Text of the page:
Database I stores in digital form a large number of groups of data items, each group being associated with a particular customer. Some of the data items comprise ~ iti7ed representations of the customer speaking selected words, and some represent responses to questions within the personal knowledge of the customer. The knowledge items could, for example, include the maiden name of the customer's mother, the names of any close relatives of the customer or any general knowledge of the customer, perhaps pe~ g to the place where the customer was brought up or went to school. If the customer is f~mili~r with more than one language, knowledge items can be stored in any language f~mili~r to the customer.
On initiation of a call, control unit 2 sends a message, which is the same for all customers, requesting the customer to enter his or her account number through the keypad. This is converted into an audio message in the codec 103. The customer keys in his or her account number through the telephone keypad 5a, and the response signals are decoded by DTMF decoder 106, which passes the results to the control unit 2.
The control unit 2 then randomly selects data items from the database 1 corresponding to the received account number, and passes these data items to the telephone 5 through the codec 103. The customer normally responds verbally although except in the case of mi~m~tçhing data, the customer can also respond through the keypad using DTMF tones.

~.~sllming the customer responds verbally, the response data is passed through codec 103 to the comparator 9, which colllpales the response data with the corresponding stored data in the ~l~t~b~e 1. The control unit 2 then allocates a score to the correct ~e ,~onses and makes a decision according to predefined criteria. The control unit 10 can be designed to require all responses to be correct, although it can allow for some errors depending on the design of the system and the level of security required.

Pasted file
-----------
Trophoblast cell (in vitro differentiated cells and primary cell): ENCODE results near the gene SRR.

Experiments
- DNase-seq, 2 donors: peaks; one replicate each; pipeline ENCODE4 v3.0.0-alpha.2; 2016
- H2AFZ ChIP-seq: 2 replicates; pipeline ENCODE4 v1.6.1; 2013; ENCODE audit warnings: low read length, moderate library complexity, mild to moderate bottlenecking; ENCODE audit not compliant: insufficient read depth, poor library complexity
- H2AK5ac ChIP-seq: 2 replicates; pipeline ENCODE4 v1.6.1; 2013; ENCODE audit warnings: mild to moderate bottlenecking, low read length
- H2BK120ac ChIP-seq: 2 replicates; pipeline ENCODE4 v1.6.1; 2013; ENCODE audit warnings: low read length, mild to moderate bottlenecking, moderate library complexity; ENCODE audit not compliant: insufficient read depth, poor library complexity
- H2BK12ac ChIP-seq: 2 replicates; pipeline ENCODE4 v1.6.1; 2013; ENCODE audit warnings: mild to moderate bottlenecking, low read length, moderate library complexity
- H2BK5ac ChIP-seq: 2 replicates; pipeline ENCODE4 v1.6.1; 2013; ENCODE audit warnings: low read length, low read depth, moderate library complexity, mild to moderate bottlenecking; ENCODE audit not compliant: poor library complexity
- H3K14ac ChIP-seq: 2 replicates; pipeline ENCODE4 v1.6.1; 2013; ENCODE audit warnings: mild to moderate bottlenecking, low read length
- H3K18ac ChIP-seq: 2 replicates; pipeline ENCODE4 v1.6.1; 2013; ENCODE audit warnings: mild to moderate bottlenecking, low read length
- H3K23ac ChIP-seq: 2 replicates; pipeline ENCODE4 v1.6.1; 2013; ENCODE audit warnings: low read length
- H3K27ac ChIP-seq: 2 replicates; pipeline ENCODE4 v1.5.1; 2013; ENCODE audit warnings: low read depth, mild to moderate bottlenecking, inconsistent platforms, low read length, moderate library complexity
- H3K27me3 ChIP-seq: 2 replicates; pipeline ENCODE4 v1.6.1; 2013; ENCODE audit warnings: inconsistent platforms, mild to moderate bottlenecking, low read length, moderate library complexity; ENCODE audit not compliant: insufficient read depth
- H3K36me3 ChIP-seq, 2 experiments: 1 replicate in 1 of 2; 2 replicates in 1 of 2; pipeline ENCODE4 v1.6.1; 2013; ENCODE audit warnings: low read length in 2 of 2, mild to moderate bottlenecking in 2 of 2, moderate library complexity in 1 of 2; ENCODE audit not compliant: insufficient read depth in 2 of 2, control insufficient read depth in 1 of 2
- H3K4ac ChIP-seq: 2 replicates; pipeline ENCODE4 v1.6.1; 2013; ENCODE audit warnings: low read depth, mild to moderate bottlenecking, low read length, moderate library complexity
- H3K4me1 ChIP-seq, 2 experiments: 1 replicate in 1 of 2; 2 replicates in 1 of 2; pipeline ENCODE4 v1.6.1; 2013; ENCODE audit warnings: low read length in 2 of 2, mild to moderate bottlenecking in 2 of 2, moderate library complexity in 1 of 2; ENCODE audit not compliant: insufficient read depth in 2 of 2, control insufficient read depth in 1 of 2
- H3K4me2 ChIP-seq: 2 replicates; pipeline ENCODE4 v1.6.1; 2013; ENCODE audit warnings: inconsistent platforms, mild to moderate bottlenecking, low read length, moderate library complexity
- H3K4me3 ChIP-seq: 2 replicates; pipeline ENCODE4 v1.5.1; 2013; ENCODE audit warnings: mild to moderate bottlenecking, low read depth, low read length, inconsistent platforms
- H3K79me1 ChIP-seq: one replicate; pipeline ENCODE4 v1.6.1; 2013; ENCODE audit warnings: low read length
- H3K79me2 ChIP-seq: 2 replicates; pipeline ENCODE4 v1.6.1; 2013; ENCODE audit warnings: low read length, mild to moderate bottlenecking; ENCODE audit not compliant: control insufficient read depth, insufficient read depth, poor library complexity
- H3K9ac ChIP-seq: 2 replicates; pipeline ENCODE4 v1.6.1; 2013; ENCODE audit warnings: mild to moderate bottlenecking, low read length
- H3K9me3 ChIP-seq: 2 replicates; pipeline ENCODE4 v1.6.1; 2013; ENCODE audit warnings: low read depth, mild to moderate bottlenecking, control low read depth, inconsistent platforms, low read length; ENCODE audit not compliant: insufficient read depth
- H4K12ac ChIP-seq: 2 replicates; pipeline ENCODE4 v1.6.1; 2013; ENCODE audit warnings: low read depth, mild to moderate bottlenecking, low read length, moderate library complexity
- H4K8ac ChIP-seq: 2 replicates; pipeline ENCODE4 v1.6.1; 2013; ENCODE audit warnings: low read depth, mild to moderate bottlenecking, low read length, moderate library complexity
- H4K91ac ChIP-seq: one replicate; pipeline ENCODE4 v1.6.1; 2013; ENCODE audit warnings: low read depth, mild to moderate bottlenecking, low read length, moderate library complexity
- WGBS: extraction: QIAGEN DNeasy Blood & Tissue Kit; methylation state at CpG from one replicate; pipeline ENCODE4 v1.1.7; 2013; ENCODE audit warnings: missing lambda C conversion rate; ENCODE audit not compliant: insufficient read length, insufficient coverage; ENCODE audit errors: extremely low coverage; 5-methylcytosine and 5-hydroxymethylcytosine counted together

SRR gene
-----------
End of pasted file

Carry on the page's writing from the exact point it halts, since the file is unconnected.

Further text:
The speech component analyzer 107 checks the voice-print of the customer. This can be in response to a request for the customer to pronounce certain words stored in the customer ~l~taba~e, and/or the answers supplied to the knowledge-based queries. For example, if the system asks for the customer's mother's maiden name, the control unit can verify both that the answer is factually correct and that the answer m~tches the customer's voice-print. This can be done either by using voice-print analysis techniques or by storing a digital l~res~ ion of the customer actually responding to the question.
Figure 2 illustrates a typical banking transaction using app~lus in accordance with the invention. The caller is identified on the left hand side of the figure and the automatic b~nking service on the right. First the caller places a call to the automatic banking service, which in turn responds by requesting the account number, which the caller enters by using the telephone keypad. The account number is transmitted as DTMF tones (although dial pulses can be used) to the automatic banking service which then initi~tes operation of the customer authentication cycle.
A random stimulus is selecte~l from the ~lat~b~e 1, and the customer's response validated.
If the response is valid, the cycle is repeated with a different randomly selected stimulus.
If his response is incol,~ , the system can either repeat the stimulus or note the response as incorrect and move onto the next stimulus. In either case, the validation unit 10 notes the incorrect response.
After a certain number of iterations, the customer is deemed authentic, and the system notifies the customer that he has been authenticated and that he can request a transaction.
The customer then requests the transaction, which is carried out by the automatic balLking service. After the transaction has been carried out, the automatic banking service sends an acknowle~lgment to the customer who can then hang up or request another transaction.

Figure 3 shows a more generic illustration of the invention. In Figure 3 a service provider 20 includes an aumentication app~alus in accordance with the invention. The service provider co~l~n,u~icates over any voice transport system 21, for example a telephone network, to a voice input device 22, which could be a telephone.